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Rubenstein: You've lost that putting feeling

Karen Crouse's excellent New York Times feature in advance of the opening rounds in the Accenture Match Play Championship points out the putting difficulties that Tiger Woods has been having. The solution that putting guru - and two-time PGA Championship winner - Dave Stockton offers is that Woods should putt like a kid again. Other golfers, including Johnny Miller, who battled mightily with the yips and won the 1994 Crosby - now the AT&T National Pro-Am by pretending he was one of his sons on the greens - offer much the same solution.

The answer is correct, simple, and obvious. The route to the answer isn't.

"Putt to the picture," Woods' first coach, his late father Earl, always advised him. That is, as Crouse writes, "Visualize the ball rolling into the hole and then step up and make it happen." Mechanics played a small role. Making putts was being a kid again. You can't think and putt at the same time.

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But that's far easier said than done. Once the feel goes, well, where does it go? The feel becomes phantom, hard to grasp, and, anyway, the idea isn't to grasp it but to let go and just putt to the picture. Putting coaches make oodles of money advising players to do this. Mental coaches such as Bob Rotella, Joe Parent, Gio Valiante and others want experienced golfers to rely on instinct and not mechanics.

Woods wasn't thinking mechanics when he holed a 15-footer for birdie over bumpy ground on the 72nd hole to get into a playoff for the 2008 U.S. Open at Torrey Pines in San Diego. And you knew it was going in. He knew it was going in. Mike Weir wasn't thinking mechanics when he rolled in a seven-footer on the 72nd hole for par to get into a playoff for the 2003 Masters. He drained it. Weir and Woods won their respective playoffs and majors.

Tom Lehman, the 1996 Open Championship winner, put it this way about Woods' putt to get into the next-day playoff against Rocco Mediate: "I don't think there was a person on the planet who was watching who didn't think he was going to make it. I was thinking that Rocco should be getting his beauty rest because he'll be in a playoff."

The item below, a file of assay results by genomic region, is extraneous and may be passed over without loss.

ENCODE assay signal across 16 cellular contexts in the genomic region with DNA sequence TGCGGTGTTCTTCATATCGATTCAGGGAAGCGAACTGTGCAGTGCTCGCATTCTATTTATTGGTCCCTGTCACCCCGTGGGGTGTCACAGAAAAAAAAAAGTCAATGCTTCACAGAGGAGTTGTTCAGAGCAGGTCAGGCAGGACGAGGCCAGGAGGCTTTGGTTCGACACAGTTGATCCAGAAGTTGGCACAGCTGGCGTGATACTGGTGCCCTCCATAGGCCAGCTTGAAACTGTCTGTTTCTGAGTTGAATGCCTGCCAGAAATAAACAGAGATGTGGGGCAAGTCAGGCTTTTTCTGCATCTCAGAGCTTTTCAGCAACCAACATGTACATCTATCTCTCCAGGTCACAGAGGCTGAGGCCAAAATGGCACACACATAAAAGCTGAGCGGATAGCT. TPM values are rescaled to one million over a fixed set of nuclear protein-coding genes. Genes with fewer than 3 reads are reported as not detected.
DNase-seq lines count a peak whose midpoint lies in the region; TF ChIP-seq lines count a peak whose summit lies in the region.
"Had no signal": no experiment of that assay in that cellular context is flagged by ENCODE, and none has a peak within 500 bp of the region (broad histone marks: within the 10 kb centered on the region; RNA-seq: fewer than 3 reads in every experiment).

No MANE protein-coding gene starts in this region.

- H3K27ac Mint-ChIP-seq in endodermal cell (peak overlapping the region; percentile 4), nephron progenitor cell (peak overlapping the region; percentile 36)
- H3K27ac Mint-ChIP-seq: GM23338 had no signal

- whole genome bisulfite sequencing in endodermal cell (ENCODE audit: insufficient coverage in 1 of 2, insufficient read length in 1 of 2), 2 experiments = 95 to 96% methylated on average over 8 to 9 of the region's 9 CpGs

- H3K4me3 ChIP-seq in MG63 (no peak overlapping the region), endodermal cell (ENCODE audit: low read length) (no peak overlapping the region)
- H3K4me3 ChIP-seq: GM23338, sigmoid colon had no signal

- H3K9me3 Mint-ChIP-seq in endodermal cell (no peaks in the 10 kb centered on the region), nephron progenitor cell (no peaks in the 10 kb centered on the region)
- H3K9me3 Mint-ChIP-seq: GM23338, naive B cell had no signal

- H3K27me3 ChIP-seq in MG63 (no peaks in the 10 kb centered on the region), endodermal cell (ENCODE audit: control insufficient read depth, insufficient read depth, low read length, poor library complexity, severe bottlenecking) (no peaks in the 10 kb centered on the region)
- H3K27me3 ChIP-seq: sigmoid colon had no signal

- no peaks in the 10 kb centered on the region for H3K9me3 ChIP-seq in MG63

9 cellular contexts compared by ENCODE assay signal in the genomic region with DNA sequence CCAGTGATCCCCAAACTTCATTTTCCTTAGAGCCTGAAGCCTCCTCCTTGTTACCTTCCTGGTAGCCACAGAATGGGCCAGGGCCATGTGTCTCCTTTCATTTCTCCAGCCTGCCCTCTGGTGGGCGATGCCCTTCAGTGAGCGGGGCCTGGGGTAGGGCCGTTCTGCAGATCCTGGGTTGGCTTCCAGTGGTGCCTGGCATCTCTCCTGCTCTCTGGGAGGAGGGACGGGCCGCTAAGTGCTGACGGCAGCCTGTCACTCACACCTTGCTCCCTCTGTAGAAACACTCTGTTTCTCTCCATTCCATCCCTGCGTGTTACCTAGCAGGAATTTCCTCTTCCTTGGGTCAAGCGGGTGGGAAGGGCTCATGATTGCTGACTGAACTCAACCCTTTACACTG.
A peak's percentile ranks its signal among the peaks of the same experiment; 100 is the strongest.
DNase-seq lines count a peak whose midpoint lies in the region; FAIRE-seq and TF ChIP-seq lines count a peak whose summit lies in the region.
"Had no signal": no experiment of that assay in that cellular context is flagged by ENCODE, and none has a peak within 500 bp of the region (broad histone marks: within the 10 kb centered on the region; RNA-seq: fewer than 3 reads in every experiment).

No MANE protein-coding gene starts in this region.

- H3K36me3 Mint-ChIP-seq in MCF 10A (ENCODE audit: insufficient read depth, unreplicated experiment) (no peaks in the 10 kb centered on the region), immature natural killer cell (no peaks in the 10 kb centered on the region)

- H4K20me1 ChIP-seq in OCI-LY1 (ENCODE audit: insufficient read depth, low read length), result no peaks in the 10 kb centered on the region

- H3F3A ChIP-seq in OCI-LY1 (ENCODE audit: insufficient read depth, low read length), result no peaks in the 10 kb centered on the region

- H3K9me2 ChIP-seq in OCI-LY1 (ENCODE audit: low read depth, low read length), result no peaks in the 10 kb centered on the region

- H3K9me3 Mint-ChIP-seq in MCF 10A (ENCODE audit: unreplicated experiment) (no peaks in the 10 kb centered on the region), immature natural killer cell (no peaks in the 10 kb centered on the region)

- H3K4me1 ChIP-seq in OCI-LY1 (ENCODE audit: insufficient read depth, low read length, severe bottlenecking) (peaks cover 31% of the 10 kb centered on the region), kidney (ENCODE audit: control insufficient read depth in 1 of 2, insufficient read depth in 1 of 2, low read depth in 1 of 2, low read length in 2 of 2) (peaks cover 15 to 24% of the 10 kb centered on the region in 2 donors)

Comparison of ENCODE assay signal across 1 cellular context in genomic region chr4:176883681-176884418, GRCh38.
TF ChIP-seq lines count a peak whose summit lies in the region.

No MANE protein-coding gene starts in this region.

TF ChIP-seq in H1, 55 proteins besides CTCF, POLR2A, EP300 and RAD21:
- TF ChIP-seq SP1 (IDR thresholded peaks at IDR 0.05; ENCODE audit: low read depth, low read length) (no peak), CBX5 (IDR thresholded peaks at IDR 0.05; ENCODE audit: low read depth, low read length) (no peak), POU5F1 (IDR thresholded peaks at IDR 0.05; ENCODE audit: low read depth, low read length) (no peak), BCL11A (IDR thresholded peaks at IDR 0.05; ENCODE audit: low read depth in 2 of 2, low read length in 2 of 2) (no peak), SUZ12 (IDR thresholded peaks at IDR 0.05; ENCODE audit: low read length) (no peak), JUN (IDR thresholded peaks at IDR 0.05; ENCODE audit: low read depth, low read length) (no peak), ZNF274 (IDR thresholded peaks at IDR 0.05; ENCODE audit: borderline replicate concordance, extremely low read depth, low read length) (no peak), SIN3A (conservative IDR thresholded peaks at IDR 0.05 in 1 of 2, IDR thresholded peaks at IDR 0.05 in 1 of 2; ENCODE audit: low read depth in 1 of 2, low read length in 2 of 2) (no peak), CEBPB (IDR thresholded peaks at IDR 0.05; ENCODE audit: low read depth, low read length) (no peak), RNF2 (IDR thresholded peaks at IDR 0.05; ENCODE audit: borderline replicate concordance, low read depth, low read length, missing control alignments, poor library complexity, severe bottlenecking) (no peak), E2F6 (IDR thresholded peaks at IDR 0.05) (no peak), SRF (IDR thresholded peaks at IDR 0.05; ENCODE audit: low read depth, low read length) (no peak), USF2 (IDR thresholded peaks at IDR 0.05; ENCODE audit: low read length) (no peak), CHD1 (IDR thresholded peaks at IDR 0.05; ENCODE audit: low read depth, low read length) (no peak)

So be a kid again. Sure. Why not? Who wouldn't want to be a kid again on the greens? Brad Faxon was once putting on a practice green, and it appeared he was hitting putts without thinking. Asked what he was doing, he said he was practicing not caring. Letting it go, that is. Finding his own signature, being himself. Just the Fax, please.

Woods has been advised to, and has tried, to recall putts he's made in pressure situations. He's made a million, right? The idea is that by recalling his successful past on the greens, he'll be able to put his current putting problems, well, into the past. But what's past, immediately past, is what counts. What's past is prologue, truly. Ah, Shakespeare knew his putting. It's nearly absurd to ask a golfer to believe he's going to make a putt that matters when he hasn't made one in some time. Where's the truth in that?

Tom Watson used to make everything when he was younger. The term "Watson par" entered the golf lexicon. It referred to Watson's ability to make a par when he'd been in trouble. His pars ended with a putt that he'd hole. Everything was going in. He knew it. His opponents knew it. It wasn't a surprise when he made a putt. It was a surprise when he didn't.

But then Watson started missing putts. He was told to remember when he made them, as if that would help him make putts. Watson said that he couldn't fool himself into being confident. How can you pretend you're a great putter, or even, a good putter, when you're not making the key putts anymore?

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Perception is everything here. George Knudson was one of golf's finest ball-strikers. Golfers who watched him maintain that he ranks right up there in ball control with Ben Hogan. He won eight PGA Tour events and finished second in the 1969 Masters, a shot out of a playoff. Knudson wasn't much of a putter. He looked uneasy on the greens. From the fairway, he saw nothing but the flagstick and the ball flying towards it. On the greens, as he told me, he saw different colours of grass, specks of turf that would surely disrupt the ball's roll.

So yes, putt to the picture. Practice not caring. Be the ball. Go easy. Be a kid again. But nobody should be fooled into believing that just because a golfer was once a killer putter, he'll ever be that way again.

Putting ages the nerves, it comes and goes, and it can go forever. Most matches this week will come down to the hot putter. All you can do is wish each golfer, Woods included, good luck.

Putting's a mystery. Simple as that. And as complicated. Get the picture? So putt to it. As I say, good luck.


Lorne Rubenstein has written a golf column for The Globe and Mail since 1980. He has played golf since the early 1960s and was the Royal Canadian Golf Association's first curator of its museum and library at the Glen Abbey Golf Club in Oakville, Ontario and the first editor of Score, Canada's Golf Magazine, where he continues to write a column and features. He has won four first-place awards from the Golf Writers Association of America, one National Magazine Award in Canada, and he won the award for the best feature in 2009 from the Golf Journalists Association of Canada. Lorne has written 12 books, including Mike Weir: The Road to the Masters (2003); A Disorderly Compendium of Golf, with Jeff Neuman (2006); This Round's on Me (2009); and the latest Moe & Me: Encounters with Moe Norman, Golf's Mysterious Genius (2012). He is a member of the Ontario Golf Hall of Fame and the Canadian Golf Hall of Fame. Lorne can be reached at . You can now follow him on Twitter @lornerubenstein

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